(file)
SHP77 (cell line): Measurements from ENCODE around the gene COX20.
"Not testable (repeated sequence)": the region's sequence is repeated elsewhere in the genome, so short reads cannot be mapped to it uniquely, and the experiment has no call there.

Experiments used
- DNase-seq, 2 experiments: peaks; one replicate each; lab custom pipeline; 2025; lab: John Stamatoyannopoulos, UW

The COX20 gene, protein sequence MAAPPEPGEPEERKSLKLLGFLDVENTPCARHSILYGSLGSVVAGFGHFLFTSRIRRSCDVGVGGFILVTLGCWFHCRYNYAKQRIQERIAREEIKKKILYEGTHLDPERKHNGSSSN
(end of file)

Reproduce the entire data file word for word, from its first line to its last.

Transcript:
SHP77 (cell line): Measurements from ENCODE around the gene COX20.
"Not testable (repeated sequence)": the region's sequence is repeated elsewhere in the genome, so short reads cannot be mapped to it uniquely, and the experiment has no call there.

Experiments used
- DNase-seq, 2 experiments: peaks; one replicate each; lab custom pipeline; 2025; lab: John Stamatoyannopoulos, UW

The COX20 gene, protein sequence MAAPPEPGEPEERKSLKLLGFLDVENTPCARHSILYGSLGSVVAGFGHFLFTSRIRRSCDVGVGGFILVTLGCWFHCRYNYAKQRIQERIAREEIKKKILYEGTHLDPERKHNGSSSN